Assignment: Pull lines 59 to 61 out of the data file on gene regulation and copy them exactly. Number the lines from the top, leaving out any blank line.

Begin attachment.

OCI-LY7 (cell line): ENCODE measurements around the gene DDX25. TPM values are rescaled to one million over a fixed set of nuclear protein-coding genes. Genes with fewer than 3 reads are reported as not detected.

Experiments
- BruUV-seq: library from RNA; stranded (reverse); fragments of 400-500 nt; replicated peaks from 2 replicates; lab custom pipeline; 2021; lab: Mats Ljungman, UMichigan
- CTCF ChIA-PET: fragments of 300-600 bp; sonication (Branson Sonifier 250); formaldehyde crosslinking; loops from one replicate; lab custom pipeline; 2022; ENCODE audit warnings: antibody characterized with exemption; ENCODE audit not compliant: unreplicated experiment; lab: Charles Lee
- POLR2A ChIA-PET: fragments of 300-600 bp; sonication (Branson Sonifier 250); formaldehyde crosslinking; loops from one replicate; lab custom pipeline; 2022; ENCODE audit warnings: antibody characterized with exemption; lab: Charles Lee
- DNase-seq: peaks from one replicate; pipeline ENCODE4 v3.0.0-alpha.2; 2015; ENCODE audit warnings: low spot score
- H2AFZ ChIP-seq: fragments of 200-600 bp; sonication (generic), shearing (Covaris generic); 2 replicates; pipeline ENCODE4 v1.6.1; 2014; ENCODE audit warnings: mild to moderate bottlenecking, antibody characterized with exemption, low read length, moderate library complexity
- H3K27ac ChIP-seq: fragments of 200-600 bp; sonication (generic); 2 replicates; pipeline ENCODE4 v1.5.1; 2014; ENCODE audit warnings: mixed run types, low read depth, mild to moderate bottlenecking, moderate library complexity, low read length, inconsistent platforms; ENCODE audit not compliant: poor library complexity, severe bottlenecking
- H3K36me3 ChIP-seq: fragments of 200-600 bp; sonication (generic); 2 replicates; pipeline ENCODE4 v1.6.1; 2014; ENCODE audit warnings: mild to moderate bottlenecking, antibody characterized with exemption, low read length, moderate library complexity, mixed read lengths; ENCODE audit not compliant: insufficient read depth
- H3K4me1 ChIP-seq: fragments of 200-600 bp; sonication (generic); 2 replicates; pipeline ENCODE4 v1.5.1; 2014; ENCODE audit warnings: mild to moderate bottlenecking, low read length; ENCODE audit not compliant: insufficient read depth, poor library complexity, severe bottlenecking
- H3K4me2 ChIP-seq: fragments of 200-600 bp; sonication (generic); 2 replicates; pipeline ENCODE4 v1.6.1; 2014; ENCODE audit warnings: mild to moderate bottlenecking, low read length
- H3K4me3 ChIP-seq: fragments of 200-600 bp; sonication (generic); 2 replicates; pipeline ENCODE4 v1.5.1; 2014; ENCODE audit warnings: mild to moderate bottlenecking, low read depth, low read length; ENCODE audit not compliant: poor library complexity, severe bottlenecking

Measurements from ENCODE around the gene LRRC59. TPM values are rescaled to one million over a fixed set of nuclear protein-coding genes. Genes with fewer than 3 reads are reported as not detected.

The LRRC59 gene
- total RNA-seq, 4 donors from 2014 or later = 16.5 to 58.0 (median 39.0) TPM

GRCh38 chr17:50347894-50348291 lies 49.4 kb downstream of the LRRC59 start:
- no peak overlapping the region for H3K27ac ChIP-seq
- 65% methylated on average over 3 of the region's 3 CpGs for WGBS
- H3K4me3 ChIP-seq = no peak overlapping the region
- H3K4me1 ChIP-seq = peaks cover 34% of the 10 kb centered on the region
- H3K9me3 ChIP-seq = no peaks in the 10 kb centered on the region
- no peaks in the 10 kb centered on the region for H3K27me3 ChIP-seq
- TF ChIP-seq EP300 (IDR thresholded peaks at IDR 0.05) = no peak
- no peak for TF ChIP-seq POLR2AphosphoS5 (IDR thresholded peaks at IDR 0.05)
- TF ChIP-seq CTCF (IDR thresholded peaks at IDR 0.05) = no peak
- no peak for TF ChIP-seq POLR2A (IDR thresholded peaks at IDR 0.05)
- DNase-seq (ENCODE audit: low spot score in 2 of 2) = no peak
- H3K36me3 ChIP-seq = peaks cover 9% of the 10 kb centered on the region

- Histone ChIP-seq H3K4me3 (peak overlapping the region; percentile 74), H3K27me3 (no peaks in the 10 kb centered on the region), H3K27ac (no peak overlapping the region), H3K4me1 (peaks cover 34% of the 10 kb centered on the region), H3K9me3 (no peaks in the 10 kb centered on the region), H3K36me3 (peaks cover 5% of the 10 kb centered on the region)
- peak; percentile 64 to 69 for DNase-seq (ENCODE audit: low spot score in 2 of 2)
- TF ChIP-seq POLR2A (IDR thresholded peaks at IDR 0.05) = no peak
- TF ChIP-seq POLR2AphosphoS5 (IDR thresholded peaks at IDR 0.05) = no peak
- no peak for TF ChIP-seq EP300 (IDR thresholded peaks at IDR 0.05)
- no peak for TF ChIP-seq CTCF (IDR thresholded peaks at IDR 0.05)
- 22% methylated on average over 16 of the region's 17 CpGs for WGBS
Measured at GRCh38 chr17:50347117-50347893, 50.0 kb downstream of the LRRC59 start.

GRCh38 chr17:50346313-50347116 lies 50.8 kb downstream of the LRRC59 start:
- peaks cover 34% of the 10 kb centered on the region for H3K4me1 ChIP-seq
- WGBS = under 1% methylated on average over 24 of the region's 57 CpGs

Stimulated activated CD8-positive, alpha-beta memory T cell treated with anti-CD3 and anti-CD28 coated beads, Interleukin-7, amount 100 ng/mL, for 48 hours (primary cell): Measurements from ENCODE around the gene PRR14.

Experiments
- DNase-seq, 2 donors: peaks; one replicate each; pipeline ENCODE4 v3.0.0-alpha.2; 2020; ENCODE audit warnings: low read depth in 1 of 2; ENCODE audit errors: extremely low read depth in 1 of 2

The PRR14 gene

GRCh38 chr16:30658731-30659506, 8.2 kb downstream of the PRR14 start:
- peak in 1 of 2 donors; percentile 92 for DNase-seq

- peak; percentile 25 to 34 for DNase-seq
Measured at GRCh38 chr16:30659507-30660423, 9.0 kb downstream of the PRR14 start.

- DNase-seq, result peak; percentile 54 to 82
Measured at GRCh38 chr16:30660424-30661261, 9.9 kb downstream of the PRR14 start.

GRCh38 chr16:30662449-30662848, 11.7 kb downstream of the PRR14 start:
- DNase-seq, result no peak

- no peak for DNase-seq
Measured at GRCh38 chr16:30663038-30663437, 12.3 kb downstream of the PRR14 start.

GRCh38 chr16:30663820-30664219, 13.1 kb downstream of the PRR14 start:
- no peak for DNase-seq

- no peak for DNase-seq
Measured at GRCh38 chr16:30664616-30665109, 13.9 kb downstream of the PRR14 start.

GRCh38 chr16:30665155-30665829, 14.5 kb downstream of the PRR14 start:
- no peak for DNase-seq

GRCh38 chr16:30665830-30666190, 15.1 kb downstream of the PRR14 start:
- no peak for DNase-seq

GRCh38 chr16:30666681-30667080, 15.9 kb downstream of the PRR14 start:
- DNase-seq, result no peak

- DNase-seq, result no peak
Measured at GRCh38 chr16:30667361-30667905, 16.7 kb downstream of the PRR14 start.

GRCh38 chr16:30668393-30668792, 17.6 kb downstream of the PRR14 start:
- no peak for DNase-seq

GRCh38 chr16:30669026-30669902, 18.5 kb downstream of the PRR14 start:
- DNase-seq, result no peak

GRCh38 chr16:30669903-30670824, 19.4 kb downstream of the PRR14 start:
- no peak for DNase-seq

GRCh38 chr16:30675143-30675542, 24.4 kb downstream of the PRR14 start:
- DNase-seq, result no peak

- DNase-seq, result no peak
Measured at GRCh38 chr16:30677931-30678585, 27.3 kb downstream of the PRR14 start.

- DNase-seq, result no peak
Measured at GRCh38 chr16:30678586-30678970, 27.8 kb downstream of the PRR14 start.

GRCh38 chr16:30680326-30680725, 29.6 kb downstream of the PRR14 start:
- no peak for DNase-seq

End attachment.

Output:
- no peak for DNase-seq

GRCh38 chr16:30665830-30666190, 15.1 kb downstream of the PRR14 start:
- no peak for DNase-seq